Saturday, September 5, 2015

Grapeageddon, our second vendange



Eh, oui. It is that time of year. 

One of the gorgeous aspects of this house we rent in Provence is its courtyard, half of which is dominated by a giant olive tree, the other through an ancient vine that snakes over a wrought iron trellis. Both provide glorious dappled shade, a precious commodity during this past blaze of a summer.

And while that sun often taunted me into hiding behind closed shutters, it certainly did an enormous amount of good for both the olives - which are looking splendid - and the clusters of hanging grapes that glowed like edible chandeliers. 

I remember that the owner of the house had said that the vine is fruitful every other year or so. Last autumn we had been so disappointed when the grapes turned into mildewed globs practically overnight. The harvest then was easy, smelly but easy. Remi extended his trusty trimmer and I was on clean-up crew.

However, this year, well, of course, we wanted to save as much as we could but it was time they came down, not only as they were perfectly ripe but the bees were starting to eat more than we were. So today was the day. Some inner voice suggested that I put on an old t-shirt and Remi blocked off the area from the dogs as grapes are not good for their livers, no matter how much they love the taste.

I rolled open a grocery bag and extended my arms, trying my best to catch the mana from heaven as it rained down, pelting my face, my hands and the pavement. And how I laughed while doing so. It was ridiculous and by the end I looked - if you will excuse me for saying so - rather like a giant had used me for a handkerchief. We recuperated enough grapes so that Remi will be able to make a second go with his jelly, this time promising to actually stir the agar-agar so that we are not stuck with ten pots of rather delicious sauce for ice-cream.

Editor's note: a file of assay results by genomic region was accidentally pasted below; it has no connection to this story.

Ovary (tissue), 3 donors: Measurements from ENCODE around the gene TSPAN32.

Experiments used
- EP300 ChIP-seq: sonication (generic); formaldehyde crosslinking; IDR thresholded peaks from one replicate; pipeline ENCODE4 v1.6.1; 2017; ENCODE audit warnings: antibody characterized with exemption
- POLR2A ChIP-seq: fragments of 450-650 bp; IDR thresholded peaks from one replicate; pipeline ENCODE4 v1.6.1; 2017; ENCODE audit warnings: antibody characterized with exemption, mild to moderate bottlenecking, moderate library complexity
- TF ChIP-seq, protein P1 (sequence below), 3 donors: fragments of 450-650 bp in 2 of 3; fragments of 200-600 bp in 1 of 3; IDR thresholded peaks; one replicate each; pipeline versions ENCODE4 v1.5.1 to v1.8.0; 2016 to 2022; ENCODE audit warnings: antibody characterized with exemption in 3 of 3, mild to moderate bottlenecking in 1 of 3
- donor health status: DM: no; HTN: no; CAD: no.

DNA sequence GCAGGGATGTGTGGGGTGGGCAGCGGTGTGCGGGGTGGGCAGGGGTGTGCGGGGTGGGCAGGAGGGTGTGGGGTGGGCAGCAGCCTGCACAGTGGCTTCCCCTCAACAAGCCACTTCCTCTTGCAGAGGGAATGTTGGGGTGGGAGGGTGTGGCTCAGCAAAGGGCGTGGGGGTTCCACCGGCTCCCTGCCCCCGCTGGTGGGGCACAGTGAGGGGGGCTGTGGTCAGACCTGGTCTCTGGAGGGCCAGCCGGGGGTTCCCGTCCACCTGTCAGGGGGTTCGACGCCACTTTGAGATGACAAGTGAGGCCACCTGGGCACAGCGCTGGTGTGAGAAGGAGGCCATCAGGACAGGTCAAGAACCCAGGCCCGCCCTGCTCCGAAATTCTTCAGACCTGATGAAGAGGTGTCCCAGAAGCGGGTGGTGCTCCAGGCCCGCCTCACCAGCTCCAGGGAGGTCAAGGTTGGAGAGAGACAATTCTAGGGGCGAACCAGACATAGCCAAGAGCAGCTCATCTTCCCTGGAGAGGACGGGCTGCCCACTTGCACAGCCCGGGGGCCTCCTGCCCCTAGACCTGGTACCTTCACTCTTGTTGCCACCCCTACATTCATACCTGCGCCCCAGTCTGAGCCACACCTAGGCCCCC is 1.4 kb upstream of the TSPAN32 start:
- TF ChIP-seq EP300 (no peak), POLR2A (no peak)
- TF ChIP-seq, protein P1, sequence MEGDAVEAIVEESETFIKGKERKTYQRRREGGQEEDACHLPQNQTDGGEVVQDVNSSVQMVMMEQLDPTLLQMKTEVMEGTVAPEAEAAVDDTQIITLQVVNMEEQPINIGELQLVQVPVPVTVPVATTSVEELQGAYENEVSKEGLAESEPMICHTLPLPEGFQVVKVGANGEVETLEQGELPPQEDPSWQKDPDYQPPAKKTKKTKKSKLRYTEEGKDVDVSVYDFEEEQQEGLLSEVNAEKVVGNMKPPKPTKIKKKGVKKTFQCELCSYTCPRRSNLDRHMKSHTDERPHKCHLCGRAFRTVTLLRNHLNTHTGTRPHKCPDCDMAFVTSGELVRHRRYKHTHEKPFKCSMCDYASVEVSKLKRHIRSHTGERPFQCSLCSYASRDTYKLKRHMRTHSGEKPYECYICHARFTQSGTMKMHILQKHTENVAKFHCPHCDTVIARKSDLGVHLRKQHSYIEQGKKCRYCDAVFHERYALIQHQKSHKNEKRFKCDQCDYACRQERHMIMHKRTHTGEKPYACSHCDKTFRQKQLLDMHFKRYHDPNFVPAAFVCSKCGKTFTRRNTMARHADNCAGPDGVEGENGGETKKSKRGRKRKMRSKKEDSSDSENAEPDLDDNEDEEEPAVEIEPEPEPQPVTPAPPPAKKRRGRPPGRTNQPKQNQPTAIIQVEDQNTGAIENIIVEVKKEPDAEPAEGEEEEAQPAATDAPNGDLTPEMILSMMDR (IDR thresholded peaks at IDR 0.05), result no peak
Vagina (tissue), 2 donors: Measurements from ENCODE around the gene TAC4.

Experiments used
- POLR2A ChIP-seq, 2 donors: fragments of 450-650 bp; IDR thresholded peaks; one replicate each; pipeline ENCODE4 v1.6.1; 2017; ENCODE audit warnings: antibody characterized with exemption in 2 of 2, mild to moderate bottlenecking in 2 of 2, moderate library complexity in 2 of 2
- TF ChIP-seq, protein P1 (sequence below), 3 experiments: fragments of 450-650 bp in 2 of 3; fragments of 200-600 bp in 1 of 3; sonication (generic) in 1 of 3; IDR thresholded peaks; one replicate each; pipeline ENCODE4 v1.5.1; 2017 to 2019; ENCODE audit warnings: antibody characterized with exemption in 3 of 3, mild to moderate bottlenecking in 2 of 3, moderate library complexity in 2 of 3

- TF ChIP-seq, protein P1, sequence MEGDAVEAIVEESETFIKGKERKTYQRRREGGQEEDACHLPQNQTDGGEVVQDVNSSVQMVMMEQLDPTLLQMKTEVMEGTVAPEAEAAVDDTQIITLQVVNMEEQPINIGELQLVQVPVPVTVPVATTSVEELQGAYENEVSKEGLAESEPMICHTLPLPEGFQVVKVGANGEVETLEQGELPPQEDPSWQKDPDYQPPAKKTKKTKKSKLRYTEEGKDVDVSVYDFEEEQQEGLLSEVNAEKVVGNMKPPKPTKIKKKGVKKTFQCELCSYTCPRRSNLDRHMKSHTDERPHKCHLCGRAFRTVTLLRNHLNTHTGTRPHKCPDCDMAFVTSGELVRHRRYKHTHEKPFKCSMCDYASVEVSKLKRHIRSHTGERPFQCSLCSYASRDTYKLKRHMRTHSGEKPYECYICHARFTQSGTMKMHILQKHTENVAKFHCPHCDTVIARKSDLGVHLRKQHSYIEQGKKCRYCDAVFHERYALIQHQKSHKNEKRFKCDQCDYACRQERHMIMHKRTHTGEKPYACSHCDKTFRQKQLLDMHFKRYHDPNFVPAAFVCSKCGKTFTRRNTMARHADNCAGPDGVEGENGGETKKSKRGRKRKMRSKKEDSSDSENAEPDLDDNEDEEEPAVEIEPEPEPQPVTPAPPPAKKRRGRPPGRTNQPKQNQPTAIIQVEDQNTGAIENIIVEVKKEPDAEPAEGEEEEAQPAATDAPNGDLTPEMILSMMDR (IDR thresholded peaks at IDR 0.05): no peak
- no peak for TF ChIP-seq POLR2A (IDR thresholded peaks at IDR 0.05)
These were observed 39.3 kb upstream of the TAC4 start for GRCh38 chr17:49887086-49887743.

As I am typing, I can see the last rays of the sunset reflecting off of the building en face, the one that they call "Le Chateau" and perhaps it is. As I told Remi earlier today after la vendange was finished, I feel lighter. There is less literally hanging over-head, just the promise of my favorite season in front of me and more importantly, that of some incredibly important visitors arriving within the week.

Let autumn in.








Ps. For my fellow antiques lovers - and I know that you are many - my friend Ellie is having a phenomenal sale at her shop on Have Some Decorum. I honestly don't know how she finds such exceptional pieces, many are finer than anything that I have seen during fourteen years of antiquing in France. Her readers are chomping at the bit so much may be already sold when you see this but if you are interested, then by all means quickly click: Here.


Happy Labor Day Weekend to those of you that are celebrating...and happy Happy to everyone else...


28 comments:

  1. You had me at Grapeageddon .. and that's what great writers do .. Keep On Keepin' On, Heather .. between you and Kristin Espinasse, the south of France is getting "lit up like a Christmas Tree" with Girl Power Creativity !

    Mahalo et Merci,
    Bill

    www.kauai-to-paris.com

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    1. To put me in the same boat as Kristi is quite a compliment Bill. Merci beaucoup...for that and for your being such a good egg...

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  3. Agree with Bill, and also, "... and the clusters of hanging grapes that glowed like edible chandeliers" is one of my favorite written images ever — no photographs needed, though those are as gorgeous as your prose. Autumn is one of my favorite seasons as well, though I do miss the longer days, I love the cooler nights. Enjoy your visitors!